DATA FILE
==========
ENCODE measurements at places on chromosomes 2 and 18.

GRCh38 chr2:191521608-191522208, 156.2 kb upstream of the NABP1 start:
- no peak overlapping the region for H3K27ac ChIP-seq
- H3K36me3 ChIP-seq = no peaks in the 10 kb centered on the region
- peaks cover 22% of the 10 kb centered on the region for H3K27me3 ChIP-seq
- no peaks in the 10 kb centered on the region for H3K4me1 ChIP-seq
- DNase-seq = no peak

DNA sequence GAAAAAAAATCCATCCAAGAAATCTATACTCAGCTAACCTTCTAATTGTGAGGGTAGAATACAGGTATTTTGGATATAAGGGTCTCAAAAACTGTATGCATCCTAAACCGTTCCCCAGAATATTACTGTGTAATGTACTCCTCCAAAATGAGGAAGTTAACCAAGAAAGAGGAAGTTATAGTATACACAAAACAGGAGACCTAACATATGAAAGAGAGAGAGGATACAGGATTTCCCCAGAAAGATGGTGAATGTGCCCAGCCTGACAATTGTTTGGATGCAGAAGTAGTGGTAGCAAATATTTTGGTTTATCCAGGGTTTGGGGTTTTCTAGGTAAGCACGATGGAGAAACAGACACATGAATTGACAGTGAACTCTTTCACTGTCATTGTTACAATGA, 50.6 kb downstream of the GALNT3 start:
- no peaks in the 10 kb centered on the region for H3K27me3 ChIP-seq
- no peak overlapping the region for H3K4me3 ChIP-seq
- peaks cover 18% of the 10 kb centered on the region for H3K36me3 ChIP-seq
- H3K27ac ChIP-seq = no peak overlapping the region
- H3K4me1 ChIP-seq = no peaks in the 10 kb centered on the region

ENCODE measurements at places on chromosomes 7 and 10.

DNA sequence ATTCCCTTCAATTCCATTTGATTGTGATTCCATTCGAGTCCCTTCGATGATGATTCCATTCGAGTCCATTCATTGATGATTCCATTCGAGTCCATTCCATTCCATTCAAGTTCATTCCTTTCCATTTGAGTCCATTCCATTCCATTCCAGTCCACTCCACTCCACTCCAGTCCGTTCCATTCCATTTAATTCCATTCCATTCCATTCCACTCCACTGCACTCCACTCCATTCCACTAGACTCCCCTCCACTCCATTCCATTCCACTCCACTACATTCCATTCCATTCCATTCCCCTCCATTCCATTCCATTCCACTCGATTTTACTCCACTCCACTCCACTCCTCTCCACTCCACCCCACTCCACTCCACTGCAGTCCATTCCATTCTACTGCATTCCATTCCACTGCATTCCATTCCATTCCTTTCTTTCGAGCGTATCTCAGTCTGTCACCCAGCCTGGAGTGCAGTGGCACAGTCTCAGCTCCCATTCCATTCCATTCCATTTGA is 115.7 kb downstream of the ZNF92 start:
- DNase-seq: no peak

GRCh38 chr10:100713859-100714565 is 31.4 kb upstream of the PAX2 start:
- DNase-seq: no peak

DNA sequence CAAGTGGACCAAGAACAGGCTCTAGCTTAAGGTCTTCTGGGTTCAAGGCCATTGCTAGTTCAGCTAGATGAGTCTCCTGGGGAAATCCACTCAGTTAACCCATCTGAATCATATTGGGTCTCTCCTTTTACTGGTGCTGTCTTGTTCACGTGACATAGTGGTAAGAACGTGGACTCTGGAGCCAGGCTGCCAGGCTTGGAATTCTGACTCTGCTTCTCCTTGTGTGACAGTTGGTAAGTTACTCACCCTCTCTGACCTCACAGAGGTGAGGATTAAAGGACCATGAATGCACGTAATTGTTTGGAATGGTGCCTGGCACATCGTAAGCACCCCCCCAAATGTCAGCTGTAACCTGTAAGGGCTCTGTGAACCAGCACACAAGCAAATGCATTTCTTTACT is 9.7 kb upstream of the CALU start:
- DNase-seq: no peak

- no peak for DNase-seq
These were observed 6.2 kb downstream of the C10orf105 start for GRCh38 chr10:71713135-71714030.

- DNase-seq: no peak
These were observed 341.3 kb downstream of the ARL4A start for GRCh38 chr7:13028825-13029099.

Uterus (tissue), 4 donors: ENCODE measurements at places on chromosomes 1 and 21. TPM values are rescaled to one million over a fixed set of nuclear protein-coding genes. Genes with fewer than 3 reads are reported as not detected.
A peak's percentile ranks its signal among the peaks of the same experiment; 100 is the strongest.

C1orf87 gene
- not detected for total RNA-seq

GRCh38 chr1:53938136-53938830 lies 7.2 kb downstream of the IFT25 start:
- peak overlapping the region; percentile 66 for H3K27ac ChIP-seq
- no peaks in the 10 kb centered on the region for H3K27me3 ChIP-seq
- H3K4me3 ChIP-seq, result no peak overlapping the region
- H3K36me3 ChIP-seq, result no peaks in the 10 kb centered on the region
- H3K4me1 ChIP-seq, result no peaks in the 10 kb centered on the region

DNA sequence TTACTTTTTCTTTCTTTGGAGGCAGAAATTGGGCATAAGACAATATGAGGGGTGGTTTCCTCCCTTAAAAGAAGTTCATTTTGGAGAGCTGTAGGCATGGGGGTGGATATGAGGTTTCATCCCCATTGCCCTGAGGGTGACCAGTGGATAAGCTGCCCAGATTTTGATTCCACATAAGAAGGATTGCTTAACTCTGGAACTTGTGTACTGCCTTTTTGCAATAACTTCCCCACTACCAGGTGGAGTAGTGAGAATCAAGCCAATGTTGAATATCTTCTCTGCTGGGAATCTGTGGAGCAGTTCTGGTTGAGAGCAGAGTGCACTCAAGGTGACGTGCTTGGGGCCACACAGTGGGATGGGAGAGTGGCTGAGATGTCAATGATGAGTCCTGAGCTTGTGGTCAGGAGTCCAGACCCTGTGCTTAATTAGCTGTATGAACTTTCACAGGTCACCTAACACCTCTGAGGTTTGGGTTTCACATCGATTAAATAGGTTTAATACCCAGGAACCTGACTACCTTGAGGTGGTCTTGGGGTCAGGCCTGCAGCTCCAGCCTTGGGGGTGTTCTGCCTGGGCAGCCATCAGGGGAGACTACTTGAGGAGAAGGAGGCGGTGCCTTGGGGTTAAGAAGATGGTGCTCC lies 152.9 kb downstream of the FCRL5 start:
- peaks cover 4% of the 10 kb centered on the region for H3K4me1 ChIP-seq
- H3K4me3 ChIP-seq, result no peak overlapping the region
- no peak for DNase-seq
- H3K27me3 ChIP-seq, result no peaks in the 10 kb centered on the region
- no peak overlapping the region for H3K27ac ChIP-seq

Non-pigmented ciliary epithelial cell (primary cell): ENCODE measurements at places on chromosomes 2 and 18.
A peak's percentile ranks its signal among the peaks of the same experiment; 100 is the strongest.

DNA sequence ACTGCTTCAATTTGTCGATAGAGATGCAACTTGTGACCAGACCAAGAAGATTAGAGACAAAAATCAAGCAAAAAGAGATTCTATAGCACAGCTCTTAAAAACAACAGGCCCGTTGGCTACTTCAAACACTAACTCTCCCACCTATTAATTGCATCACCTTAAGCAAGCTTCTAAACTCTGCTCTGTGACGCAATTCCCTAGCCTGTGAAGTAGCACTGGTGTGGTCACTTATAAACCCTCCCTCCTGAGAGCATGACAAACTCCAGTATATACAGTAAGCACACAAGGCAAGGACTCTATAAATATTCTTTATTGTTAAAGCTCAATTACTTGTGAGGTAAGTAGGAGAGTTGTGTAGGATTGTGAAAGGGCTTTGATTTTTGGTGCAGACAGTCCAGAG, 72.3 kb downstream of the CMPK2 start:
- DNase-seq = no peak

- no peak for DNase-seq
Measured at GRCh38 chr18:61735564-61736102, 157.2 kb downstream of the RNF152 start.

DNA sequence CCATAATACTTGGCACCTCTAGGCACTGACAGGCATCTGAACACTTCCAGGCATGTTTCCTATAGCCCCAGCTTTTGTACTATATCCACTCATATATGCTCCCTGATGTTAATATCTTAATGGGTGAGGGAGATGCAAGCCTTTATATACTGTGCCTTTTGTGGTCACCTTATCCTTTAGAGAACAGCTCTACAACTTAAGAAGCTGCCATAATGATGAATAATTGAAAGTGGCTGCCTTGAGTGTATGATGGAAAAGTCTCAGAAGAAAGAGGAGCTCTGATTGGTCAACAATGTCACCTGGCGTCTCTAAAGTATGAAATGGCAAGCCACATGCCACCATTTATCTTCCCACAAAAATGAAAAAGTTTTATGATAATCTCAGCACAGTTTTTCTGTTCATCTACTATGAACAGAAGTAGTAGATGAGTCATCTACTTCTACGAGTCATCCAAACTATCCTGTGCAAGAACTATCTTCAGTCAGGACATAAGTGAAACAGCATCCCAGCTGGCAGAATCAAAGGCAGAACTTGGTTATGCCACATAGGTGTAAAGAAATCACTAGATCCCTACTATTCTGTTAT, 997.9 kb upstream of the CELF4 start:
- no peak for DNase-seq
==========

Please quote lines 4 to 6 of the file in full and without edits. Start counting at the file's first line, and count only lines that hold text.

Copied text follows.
- H3K36me3 ChIP-seq = no peaks in the 10 kb centered on the region
- peaks cover 22% of the 10 kb centered on the region for H3K27me3 ChIP-seq
- no peaks in the 10 kb centered on the region for H3K4me1 ChIP-seq